Dr Fernando Simón, Director of the Coordination Center for Health Alerts & Emergencies, CCAES has voiced doubts about Russia’s ability to produce enough ‘Sputnik V’ doses for the entire European Union, but says Mallorca doesn’t need it anyway.
“It won’t be necessary to buy doses of the 'Sputnik V' Russian vaccine for Mallorca because there will be a massive increase in other Covid vaccine deliveries in the coming months,” he said. “7 million people have been vaccinated in Russia and I don't know if the factory has the capacity to supply many other countries.”
Dr Simón also insists that any vaccine or medicine must be approved before it's given to the population.
"I do not know that there has been a specific request for Spain, I do know that the EMA is doing a 'rolling review’ and Spain’s position is to go along with the European Union.”
With regard to the issue of administering a second dose of AstraZeneca to those under the age of 60, Dr Simón pointed out that there is plenty of time to decide what to do.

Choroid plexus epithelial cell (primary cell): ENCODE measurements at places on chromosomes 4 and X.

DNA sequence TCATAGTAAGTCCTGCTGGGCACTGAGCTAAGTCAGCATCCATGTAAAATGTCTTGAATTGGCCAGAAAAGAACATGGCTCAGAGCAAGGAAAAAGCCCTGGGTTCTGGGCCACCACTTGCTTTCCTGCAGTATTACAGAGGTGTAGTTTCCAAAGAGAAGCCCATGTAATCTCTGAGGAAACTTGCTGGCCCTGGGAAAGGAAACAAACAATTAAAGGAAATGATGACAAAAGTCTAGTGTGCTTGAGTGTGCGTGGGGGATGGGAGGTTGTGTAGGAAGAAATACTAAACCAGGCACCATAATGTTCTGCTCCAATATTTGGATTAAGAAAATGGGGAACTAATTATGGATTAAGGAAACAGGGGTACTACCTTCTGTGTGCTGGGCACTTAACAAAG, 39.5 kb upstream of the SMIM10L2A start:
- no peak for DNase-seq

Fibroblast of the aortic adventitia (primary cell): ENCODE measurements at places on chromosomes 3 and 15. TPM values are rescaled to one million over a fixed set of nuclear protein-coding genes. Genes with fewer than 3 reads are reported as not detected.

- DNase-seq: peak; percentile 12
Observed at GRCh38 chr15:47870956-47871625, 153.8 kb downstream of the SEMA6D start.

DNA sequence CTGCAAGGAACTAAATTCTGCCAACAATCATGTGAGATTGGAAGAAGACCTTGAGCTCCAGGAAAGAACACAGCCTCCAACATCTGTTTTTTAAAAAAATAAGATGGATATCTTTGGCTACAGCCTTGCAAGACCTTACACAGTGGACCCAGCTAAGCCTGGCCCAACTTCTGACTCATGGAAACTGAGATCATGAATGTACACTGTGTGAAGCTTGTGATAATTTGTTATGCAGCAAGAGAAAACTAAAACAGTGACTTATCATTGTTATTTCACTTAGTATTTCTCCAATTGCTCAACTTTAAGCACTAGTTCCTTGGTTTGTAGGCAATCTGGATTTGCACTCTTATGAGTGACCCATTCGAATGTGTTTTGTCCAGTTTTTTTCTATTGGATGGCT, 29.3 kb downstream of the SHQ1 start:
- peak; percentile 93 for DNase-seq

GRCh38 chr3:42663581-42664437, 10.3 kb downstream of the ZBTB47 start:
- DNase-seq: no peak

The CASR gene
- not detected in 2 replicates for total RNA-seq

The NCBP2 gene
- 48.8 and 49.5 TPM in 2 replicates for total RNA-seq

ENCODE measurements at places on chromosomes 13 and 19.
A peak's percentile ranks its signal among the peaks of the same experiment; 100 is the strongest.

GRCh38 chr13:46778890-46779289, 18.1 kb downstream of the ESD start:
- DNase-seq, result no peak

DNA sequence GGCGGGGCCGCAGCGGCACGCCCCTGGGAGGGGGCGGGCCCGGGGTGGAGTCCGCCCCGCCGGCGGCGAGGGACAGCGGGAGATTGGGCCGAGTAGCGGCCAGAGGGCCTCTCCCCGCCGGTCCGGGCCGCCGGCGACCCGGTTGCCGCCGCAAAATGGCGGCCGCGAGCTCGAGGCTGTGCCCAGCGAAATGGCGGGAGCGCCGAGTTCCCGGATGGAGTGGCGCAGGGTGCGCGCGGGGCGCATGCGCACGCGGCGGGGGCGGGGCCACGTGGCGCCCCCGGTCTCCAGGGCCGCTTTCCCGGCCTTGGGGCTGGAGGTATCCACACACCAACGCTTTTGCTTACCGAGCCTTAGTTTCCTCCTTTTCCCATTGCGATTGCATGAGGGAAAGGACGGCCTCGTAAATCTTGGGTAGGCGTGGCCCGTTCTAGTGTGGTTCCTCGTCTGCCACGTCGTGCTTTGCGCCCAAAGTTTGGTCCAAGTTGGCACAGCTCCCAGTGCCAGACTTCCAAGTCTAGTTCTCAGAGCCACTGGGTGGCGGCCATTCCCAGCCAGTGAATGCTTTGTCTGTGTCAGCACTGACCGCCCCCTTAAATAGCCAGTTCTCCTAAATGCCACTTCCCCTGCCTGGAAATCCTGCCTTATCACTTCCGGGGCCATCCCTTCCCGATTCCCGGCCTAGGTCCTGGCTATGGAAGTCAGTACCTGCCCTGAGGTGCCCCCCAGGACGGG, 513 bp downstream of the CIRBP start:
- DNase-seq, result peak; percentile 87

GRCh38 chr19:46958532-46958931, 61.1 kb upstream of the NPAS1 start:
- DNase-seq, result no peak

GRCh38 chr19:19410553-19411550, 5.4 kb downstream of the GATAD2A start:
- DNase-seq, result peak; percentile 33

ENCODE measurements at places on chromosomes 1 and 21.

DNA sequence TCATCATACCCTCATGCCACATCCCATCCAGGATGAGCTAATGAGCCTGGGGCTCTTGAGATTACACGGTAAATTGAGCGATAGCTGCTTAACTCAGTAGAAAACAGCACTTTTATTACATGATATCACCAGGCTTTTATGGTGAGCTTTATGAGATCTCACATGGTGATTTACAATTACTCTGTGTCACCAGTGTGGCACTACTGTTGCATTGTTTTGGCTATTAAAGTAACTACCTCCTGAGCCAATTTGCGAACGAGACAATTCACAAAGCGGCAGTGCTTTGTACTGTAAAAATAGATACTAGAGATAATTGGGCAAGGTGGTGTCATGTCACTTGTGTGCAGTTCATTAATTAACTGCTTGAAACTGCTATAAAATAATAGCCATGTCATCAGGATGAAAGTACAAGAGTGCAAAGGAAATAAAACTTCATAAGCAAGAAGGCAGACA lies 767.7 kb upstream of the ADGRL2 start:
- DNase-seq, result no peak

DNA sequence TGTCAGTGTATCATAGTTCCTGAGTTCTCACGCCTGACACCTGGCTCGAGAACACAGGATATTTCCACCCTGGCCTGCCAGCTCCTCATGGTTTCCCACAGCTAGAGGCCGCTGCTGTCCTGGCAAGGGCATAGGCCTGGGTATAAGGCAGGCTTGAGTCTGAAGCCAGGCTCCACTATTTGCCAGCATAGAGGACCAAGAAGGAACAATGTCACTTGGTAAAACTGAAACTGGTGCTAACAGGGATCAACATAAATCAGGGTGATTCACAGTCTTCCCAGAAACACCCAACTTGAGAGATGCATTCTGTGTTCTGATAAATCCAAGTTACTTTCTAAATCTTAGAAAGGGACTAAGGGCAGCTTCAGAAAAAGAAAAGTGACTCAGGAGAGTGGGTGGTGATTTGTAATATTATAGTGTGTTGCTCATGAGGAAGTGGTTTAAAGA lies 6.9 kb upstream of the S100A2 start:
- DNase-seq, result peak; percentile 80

"The AstraZeneca's vaccine’s defences last for at least 4-5 months. A second dose of AstraZeneca, or another type of vaccine may or may not be given, but we have time to study and assess the effect of each of these options,” he said.
2,575,716 people in Spain have been vaccinated with AstraZeneca and 12 are being treated for thrombosis.
"We know it's a possible side effect of this and other vaccines,” says Dr Simón. “The probability exists and studies are being done to try to delimit which groups have a higher risk than expected, but the vaccine is safe.”